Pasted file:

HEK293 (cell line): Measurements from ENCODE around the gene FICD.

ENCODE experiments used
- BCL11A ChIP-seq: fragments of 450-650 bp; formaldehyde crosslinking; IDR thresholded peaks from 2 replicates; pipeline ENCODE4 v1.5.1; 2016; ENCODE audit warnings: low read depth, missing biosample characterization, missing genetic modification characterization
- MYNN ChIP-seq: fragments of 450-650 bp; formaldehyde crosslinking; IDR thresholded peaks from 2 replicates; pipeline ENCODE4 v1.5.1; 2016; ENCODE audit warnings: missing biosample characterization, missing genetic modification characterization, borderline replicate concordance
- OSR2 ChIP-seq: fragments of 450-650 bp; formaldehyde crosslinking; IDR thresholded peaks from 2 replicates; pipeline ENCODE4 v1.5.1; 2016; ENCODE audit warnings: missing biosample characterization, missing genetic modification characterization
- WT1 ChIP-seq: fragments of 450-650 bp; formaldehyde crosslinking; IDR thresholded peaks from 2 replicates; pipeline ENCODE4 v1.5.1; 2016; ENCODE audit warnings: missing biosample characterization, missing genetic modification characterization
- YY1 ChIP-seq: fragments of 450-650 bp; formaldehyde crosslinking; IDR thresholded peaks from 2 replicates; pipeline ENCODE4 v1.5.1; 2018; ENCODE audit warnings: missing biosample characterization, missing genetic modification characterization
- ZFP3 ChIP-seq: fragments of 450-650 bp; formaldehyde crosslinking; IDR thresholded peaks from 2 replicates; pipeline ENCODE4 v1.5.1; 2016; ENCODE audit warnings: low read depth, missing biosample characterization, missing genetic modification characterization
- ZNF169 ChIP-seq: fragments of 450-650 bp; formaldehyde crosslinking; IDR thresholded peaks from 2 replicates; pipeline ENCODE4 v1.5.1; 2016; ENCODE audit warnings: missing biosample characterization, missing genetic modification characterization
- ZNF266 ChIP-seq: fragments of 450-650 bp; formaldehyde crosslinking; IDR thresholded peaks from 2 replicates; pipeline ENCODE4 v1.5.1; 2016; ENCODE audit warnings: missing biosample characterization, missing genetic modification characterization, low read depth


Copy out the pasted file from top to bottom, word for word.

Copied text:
HEK293 (cell line): Measurements from ENCODE around the gene FICD.

ENCODE experiments used
- BCL11A ChIP-seq: fragments of 450-650 bp; formaldehyde crosslinking; IDR thresholded peaks from 2 replicates; pipeline ENCODE4 v1.5.1; 2016; ENCODE audit warnings: low read depth, missing biosample characterization, missing genetic modification characterization
- MYNN ChIP-seq: fragments of 450-650 bp; formaldehyde crosslinking; IDR thresholded peaks from 2 replicates; pipeline ENCODE4 v1.5.1; 2016; ENCODE audit warnings: missing biosample characterization, missing genetic modification characterization, borderline replicate concordance
- OSR2 ChIP-seq: fragments of 450-650 bp; formaldehyde crosslinking; IDR thresholded peaks from 2 replicates; pipeline ENCODE4 v1.5.1; 2016; ENCODE audit warnings: missing biosample characterization, missing genetic modification characterization
- WT1 ChIP-seq: fragments of 450-650 bp; formaldehyde crosslinking; IDR thresholded peaks from 2 replicates; pipeline ENCODE4 v1.5.1; 2016; ENCODE audit warnings: missing biosample characterization, missing genetic modification characterization
- YY1 ChIP-seq: fragments of 450-650 bp; formaldehyde crosslinking; IDR thresholded peaks from 2 replicates; pipeline ENCODE4 v1.5.1; 2018; ENCODE audit warnings: missing biosample characterization, missing genetic modification characterization
- ZFP3 ChIP-seq: fragments of 450-650 bp; formaldehyde crosslinking; IDR thresholded peaks from 2 replicates; pipeline ENCODE4 v1.5.1; 2016; ENCODE audit warnings: low read depth, missing biosample characterization, missing genetic modification characterization
- ZNF169 ChIP-seq: fragments of 450-650 bp; formaldehyde crosslinking; IDR thresholded peaks from 2 replicates; pipeline ENCODE4 v1.5.1; 2016; ENCODE audit warnings: missing biosample characterization, missing genetic modification characterization
- ZNF266 ChIP-seq: fragments of 450-650 bp; formaldehyde crosslinking; IDR thresholded peaks from 2 replicates; pipeline ENCODE4 v1.5.1; 2016; ENCODE audit warnings: missing biosample characterization, missing genetic modification characterization, low read depth